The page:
The details as to how this process is being accomplished are the startup’s secret sauce — in other words, they’re not saying, beyond noting they’ve jumped ahead of the published academic research on the matter. The proof, Deepdub claims, is in the output, the investor backing and the studio relationships it’s gathered.
For example, Deepdub recently entered into a multi-series partnership with streaming service Topic.com to dub their catalog of foreign TV shows into English. Deepdub also became the first company to dub an entire feature-length film into Latin American Spanish utilizing AI voices (“Every Time I Die“). And now, Deepdub says it’s working with both small and large Hollywood studios on projects, but isn’t able to say which ones due to non-disclosure agreements.
There is, however, much debate over whether viewers should enjoy foreign language films and shows in their original language with subtitles, or the dubbed version. Netflix’s “Squid Game,” for example, may have seen a lot of dubbed streams, but there was controversy around how the dubbed version lacked accuracy when compared with the original Korean dialogue. Even “Squid Game’s” creator recommended that viewers watch the subtitled version instead.
One of the issues is that dubbed versions try to match the language to the movement of the actors’ lips so as not to detract from the viewing experience. But there’s an art to this — and it can be complicated to get right. Some dubs have to be stretched out or cut shorter using different words and phrases so that the dubbed speech is in line with the actor’s mouth movement, and this can slightly change the meaning of what was said as a result.
Oz, of course, argues that the dubbed version is better than reading subtitles.
“Some people are not as fluent in reading,” he points out. “And reading subtitles makes you look at the bottom of the screen…with subtitles, you find yourself sometimes rewinding just to watch what really happened because you missed it,” he says.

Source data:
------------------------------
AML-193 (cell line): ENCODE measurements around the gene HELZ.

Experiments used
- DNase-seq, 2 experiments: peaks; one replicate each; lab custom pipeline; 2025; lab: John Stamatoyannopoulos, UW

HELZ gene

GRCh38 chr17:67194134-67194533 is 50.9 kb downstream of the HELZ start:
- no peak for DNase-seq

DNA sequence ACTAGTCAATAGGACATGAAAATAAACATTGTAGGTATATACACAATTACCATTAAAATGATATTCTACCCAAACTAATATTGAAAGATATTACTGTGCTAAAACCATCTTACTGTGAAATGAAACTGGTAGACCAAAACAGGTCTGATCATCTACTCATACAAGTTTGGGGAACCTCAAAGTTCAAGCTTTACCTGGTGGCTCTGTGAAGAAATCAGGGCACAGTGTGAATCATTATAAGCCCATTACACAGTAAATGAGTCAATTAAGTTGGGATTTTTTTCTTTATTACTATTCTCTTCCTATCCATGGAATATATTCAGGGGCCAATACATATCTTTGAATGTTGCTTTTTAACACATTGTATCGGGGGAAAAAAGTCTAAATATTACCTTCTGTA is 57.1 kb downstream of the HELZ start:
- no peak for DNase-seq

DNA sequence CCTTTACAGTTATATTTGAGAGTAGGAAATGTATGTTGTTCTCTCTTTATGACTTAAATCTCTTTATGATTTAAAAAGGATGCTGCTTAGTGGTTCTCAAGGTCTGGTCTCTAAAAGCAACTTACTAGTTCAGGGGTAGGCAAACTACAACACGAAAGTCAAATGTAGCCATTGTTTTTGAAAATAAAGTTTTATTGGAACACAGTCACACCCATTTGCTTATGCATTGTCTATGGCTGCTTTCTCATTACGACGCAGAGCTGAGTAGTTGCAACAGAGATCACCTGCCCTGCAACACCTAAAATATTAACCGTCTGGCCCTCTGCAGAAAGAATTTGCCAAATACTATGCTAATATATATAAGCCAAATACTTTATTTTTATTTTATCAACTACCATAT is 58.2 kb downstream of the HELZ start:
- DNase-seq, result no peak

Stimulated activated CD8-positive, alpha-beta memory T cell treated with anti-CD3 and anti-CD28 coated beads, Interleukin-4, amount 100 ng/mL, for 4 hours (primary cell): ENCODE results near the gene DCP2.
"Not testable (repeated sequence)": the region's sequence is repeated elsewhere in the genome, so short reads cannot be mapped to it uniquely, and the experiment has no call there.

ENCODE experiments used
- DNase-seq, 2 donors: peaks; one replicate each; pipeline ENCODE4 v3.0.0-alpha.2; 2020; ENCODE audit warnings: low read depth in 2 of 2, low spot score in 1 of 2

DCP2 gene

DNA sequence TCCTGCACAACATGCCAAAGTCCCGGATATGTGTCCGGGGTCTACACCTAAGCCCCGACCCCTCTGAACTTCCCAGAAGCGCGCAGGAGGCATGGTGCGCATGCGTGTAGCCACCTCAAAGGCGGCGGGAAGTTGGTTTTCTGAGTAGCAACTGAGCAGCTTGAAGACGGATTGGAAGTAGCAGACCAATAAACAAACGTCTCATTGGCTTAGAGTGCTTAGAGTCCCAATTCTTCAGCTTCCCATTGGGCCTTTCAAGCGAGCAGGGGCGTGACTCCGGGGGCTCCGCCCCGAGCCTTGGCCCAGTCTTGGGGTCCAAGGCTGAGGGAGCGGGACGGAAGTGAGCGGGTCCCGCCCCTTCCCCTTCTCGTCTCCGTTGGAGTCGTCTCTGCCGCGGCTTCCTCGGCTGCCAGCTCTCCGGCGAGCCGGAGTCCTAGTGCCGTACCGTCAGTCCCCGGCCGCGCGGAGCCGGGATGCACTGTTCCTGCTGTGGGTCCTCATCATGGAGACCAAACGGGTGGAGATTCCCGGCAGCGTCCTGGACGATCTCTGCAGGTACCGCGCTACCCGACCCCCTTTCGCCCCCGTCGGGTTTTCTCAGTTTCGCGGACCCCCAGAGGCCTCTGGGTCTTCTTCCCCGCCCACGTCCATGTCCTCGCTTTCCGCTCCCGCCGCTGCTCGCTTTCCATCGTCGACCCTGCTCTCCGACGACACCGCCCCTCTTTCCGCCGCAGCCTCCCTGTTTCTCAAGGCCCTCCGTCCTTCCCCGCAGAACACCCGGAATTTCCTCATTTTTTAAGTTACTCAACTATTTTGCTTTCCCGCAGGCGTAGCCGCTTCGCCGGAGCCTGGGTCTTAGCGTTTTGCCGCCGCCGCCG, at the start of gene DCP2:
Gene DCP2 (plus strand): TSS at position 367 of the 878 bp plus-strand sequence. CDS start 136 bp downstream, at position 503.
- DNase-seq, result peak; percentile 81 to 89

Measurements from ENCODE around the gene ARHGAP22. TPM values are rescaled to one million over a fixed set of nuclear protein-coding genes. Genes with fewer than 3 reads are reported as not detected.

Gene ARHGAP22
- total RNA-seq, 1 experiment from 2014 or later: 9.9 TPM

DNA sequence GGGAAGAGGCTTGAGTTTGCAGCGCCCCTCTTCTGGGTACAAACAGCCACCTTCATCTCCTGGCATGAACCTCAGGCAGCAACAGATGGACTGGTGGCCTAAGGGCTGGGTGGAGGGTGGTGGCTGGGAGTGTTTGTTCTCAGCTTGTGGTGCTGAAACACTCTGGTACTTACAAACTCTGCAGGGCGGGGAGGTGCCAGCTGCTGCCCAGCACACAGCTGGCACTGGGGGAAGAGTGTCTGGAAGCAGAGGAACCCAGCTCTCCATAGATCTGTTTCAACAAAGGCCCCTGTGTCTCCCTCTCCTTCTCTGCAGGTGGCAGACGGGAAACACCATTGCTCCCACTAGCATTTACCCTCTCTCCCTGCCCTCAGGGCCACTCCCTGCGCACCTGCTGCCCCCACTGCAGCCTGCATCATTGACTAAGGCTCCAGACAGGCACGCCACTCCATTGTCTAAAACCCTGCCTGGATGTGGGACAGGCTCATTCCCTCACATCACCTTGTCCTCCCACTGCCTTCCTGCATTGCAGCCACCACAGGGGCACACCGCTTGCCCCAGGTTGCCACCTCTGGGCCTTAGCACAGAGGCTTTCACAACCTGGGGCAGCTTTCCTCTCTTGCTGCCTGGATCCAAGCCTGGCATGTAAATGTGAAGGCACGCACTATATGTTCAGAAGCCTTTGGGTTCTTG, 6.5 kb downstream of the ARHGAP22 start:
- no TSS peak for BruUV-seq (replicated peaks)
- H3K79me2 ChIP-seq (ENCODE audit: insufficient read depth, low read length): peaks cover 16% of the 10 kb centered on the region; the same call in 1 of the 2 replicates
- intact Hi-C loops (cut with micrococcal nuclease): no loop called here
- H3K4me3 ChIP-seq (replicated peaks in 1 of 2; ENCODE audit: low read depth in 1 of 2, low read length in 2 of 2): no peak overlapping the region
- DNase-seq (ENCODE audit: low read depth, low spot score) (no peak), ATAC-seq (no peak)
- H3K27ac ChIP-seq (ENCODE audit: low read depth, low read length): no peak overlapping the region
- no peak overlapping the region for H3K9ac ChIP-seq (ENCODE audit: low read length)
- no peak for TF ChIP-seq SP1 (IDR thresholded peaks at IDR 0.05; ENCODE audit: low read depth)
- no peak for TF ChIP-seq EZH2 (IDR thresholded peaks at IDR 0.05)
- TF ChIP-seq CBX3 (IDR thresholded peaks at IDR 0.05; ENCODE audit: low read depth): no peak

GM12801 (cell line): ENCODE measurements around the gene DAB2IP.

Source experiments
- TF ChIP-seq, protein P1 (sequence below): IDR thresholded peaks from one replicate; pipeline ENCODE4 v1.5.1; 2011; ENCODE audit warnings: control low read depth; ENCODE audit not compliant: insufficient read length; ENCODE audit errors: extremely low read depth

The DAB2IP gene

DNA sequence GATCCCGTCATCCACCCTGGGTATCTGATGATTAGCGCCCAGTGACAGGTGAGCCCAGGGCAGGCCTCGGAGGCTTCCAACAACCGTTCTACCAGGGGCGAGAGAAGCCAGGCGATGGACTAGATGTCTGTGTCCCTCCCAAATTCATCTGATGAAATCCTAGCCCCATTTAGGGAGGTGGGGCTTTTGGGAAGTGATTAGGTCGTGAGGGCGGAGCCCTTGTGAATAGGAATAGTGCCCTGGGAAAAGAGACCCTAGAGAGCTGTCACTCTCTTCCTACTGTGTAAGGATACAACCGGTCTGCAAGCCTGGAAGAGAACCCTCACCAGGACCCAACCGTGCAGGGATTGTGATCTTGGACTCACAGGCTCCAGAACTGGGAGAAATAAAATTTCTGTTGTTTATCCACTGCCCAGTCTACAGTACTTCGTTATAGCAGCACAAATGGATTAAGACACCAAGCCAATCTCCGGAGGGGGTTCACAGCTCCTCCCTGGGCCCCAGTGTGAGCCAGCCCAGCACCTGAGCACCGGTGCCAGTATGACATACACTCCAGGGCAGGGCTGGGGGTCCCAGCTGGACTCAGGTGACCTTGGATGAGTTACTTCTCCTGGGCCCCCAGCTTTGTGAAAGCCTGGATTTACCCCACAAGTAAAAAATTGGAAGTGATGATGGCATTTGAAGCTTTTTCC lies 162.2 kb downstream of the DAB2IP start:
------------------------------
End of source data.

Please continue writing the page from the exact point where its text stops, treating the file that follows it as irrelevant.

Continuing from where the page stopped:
In addition, the demand for dubbed content is growing as the streaming industry becomes more competitive. Being able to more easily convert titles into other languages can help expand a platform’s offerings without requiring direct investment in the production of new, original content or in the acquisition or licensing of other studios’ titles. It can provide more value from an existing catalog by allowing titles to reach global audiences.
This trend is on the rise, too. Recently, Netflix COO and Chief Product Officer Greg Peters noted the streamer had dubbed some 5 million run-time minutes of content in 2021 and had subtitled 7 million. “At that scale, we’re learning […] how to make that localization more compelling to our members,” he said.
“We are accelerating to a world where AI is now augmenting humanity’s creative potential,” said George Mathew, managing partner at Insight Partners, who’s joining Deepdub’s board of directors with this round. “As the media industry continues to globalize, we see Deepdub’s AI/NLP-based dubbing platform as essential in scaling great content to audiences everywhere. We believe Deepdub represents the next great leap forward in global content distribution, engagement and consumption,” he added.
The startup said it will use the funds to double its current team of 30 full-time employees, most of whom are based in Tel Aviv. It’s hiring in sales and marketing to help increase brand awareness and global market reach, as well as researchers and engineers to improve its AI engine and further develop its platform.